June 2009

The open road - or is it? Status of roads in land subdvisions

Since the commencement of the Local Government Act 1919 in 1920, the status of roads shown in plans of subdivision has rarely been in doubt.  That Act, and its successor, provided that, on the registration of a plan of subdivision showing a road and containing a statement of intention to dedicate it as a public road, the road was so opened, and remained so.

However before that date, the status of roads in plans of subdivision could be, and often was, in doubt.  Save for a limited number of roads governed by some early 19th century statutes, the question of whether a road in a subdivision had been opened as a public road or not was left to the common law, which required both an intention to dedicate the road as a public road, and actual use of the road by the public, or adoption by the council on the public's behalf (as, for example, by sealing it).  The position was further complicated by the possible application of an ancient legal rule which provided, in effect, that the creation or sale of a lot described or shown as adjoining a road gave that lot title to the land to the middle of the road, subject to any rights of use which the public, or other owners, might enjoy.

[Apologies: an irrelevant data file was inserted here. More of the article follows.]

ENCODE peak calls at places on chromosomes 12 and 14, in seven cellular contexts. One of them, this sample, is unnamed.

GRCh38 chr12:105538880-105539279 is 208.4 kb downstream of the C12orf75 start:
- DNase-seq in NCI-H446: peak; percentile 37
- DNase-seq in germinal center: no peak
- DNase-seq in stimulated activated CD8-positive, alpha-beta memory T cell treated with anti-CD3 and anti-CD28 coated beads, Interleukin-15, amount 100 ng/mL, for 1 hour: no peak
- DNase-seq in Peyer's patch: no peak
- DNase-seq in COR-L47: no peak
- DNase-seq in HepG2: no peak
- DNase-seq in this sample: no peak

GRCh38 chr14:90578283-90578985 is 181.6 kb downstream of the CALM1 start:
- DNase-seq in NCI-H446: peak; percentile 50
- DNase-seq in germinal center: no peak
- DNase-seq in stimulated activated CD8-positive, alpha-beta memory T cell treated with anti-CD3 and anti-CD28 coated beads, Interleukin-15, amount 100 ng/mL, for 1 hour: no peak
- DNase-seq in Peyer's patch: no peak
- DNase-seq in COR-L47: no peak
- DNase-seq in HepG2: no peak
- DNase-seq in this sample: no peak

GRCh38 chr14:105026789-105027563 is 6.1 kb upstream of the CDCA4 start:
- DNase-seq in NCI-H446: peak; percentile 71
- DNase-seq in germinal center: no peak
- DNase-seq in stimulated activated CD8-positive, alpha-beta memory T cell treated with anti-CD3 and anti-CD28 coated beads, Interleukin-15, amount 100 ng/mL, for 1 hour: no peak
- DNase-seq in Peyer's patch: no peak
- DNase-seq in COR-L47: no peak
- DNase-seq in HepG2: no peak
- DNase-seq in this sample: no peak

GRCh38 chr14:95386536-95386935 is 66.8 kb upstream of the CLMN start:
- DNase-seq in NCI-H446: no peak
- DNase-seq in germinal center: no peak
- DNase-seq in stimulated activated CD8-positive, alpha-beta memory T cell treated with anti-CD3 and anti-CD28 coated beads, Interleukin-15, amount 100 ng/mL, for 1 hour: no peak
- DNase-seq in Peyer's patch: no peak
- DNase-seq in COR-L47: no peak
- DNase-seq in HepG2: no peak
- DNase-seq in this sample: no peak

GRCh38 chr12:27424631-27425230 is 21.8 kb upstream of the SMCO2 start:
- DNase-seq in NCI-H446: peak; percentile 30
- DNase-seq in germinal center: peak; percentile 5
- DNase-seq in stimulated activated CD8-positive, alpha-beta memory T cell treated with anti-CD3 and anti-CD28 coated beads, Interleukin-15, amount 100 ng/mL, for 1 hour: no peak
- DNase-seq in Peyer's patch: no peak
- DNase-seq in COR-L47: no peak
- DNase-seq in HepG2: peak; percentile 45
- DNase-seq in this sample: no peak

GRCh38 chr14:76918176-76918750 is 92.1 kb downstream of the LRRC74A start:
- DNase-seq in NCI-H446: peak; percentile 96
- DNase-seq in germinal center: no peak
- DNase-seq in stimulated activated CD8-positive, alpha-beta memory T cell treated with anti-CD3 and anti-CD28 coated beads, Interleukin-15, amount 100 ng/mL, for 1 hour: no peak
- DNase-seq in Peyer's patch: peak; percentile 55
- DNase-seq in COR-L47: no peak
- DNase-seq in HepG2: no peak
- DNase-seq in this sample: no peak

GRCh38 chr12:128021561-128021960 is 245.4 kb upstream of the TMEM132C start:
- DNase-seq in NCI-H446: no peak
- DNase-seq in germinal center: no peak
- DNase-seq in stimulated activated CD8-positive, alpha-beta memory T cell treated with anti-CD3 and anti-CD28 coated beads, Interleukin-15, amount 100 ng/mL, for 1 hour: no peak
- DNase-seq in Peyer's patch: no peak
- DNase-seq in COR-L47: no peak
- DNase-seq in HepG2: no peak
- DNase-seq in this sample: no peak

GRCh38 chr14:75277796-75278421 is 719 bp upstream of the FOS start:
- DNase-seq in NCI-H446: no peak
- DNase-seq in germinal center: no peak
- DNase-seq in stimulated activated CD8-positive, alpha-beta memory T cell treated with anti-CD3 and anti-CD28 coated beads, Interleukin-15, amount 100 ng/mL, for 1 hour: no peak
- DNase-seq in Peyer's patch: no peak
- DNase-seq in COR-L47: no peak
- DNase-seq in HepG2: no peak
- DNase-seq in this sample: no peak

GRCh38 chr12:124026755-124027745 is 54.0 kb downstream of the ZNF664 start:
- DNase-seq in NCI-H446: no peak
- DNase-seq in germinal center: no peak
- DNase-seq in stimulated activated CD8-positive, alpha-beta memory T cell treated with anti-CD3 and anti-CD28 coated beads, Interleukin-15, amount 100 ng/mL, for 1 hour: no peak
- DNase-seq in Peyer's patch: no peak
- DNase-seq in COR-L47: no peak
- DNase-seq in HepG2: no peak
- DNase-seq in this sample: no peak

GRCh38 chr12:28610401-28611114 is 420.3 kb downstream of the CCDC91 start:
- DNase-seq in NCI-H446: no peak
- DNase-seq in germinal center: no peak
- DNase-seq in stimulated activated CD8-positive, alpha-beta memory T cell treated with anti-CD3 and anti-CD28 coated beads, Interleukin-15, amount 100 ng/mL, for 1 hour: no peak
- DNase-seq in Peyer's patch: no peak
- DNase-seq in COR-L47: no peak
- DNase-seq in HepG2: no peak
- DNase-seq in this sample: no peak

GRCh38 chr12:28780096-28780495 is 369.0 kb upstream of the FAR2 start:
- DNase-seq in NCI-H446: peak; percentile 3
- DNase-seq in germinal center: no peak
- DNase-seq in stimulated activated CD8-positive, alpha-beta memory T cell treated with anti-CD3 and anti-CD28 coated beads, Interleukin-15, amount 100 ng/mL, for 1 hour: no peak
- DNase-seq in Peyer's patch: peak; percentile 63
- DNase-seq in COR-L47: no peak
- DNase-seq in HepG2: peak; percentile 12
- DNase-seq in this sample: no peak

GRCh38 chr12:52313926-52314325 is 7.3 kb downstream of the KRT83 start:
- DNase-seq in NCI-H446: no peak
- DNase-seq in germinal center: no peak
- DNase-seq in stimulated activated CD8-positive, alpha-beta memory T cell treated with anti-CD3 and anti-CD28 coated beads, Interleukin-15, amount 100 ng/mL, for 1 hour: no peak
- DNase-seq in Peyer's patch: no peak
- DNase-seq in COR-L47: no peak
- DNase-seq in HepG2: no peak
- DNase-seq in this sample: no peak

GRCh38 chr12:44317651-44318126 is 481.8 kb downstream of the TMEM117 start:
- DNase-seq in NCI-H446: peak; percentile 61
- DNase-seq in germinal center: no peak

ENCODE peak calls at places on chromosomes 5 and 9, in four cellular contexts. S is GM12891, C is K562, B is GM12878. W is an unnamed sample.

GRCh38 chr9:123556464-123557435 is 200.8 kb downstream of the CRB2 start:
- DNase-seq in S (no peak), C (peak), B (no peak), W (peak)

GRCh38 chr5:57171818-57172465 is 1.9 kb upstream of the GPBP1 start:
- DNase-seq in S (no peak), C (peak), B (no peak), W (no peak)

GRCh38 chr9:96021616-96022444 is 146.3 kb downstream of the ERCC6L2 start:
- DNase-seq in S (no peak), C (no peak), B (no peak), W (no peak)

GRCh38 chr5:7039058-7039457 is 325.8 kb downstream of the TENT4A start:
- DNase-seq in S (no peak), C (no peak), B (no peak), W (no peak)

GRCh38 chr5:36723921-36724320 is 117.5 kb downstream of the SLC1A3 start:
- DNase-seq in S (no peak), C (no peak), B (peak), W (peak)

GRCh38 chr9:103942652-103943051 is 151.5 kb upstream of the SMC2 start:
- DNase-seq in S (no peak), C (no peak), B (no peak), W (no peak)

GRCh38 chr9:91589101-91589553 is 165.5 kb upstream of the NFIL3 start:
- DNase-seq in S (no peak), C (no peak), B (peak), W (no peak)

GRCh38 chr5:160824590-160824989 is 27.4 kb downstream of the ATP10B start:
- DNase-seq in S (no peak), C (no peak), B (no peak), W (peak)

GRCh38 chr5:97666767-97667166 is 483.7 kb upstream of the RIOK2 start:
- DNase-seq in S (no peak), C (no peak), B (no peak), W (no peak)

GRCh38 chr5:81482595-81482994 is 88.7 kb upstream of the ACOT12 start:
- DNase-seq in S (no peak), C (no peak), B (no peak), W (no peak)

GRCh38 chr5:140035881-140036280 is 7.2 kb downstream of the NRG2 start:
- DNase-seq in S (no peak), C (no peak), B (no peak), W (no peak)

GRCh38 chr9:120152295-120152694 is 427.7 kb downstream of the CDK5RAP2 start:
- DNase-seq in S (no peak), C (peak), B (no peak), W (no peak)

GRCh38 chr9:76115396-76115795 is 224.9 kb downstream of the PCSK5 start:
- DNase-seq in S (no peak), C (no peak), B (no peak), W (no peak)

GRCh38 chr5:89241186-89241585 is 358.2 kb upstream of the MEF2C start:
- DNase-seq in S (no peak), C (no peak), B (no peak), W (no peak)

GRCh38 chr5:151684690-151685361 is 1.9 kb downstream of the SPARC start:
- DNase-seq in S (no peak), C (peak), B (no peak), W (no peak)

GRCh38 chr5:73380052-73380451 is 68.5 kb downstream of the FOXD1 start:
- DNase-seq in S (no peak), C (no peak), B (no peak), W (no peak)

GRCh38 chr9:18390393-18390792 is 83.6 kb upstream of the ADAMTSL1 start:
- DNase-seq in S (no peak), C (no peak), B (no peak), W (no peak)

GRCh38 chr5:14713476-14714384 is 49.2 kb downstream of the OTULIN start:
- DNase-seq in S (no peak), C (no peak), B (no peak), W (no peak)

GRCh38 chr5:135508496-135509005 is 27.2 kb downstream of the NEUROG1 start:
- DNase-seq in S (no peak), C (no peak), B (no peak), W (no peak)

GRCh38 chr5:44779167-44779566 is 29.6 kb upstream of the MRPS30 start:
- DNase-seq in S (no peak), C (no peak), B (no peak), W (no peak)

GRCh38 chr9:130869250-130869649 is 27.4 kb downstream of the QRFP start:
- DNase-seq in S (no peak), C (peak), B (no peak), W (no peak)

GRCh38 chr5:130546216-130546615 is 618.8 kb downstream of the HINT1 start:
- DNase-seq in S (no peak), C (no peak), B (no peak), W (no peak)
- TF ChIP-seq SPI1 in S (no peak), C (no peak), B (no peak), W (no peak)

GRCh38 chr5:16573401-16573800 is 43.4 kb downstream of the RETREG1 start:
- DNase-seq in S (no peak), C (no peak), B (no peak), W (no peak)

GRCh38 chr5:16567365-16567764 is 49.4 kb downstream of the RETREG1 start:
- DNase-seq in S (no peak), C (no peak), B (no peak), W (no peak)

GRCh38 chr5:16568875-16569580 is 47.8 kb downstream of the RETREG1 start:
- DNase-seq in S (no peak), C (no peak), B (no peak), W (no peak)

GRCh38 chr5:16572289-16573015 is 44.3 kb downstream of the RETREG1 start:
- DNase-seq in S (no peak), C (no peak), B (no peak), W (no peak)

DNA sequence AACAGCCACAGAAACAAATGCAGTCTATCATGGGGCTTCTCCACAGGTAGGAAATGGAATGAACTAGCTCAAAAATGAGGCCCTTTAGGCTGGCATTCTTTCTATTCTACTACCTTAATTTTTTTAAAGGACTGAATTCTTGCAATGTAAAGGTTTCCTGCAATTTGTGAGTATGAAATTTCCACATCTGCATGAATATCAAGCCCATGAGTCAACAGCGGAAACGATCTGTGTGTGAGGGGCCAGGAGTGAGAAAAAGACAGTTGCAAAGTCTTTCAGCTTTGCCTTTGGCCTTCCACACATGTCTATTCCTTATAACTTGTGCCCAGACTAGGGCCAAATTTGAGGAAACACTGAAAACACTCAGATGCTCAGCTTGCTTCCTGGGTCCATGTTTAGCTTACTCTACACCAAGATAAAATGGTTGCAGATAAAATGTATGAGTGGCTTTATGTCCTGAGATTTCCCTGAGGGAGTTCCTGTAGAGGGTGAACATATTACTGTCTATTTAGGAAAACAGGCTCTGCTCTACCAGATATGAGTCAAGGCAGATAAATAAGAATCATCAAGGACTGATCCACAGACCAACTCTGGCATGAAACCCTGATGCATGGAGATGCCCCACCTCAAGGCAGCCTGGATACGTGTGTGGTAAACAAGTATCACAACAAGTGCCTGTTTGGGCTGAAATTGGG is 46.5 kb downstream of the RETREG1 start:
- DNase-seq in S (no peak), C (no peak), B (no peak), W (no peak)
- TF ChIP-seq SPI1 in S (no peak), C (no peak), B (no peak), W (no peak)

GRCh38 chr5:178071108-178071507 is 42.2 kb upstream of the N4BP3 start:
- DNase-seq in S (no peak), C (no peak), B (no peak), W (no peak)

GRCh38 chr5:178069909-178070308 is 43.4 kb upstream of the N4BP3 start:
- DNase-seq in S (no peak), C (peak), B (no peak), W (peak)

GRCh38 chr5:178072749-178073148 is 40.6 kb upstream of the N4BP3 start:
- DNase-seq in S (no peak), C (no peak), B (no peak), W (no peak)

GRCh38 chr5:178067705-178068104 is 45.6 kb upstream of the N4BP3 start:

Because of this uncertainty, the Local Government Act 1919 contained provisions enabling a council, in cases of doubt, to publish a notice in the Gazette after notifying affected owners, whereupon the roads became public roads.  An appeal process was open to owners who received notice.  Similar provisions are now found in sections 16 and 17 of the Roads Act 1993.

The operation of these provisions, and the effect of notations made by the Registrar-General to give effect to them, came before the Supreme Court recently in Aquilina v Blacktown City Council, in which Bartier Perry represented the defendant council. 

The facts of the case

In brief, the case concerned a "paper" road at Riverstone, which had been created by a plan of subdivision in about 1883, but which had never been used as a public road and had, in fact, been used by the plaintiff and his predecessors in title as part of their adjoining land on both sides of the road.  In 1986, the council decided to clarify the status of a number of roads in its area, and gave written notice of its intention to declare a public road to the documentary owners of the subject road, being the legal representatives of those who had created the subdivision in 1883.  No notice was given to Mr Aquilina as the owner of the adjoining lands.

No response to the notice having been received, the council then published a notice in the Gazette, after which it lodged a request with the Registrar-General to have the effect of the declaration noted. The Registrar-General did so on the certificate of title out of which the subdivision had been carved, noting that "the roads in (the Gazette notice) are now public roads".  The Registrar-General, importantly, also made a notation on the same certificate of title that "residue comprises roads in (amongst others) the relevant plan of subdivision".  The old title, although marked "cancelled" had a "R" notation which meant that it was not cancelled as to the residue of land in it after the lots in the subdivision had been sold off.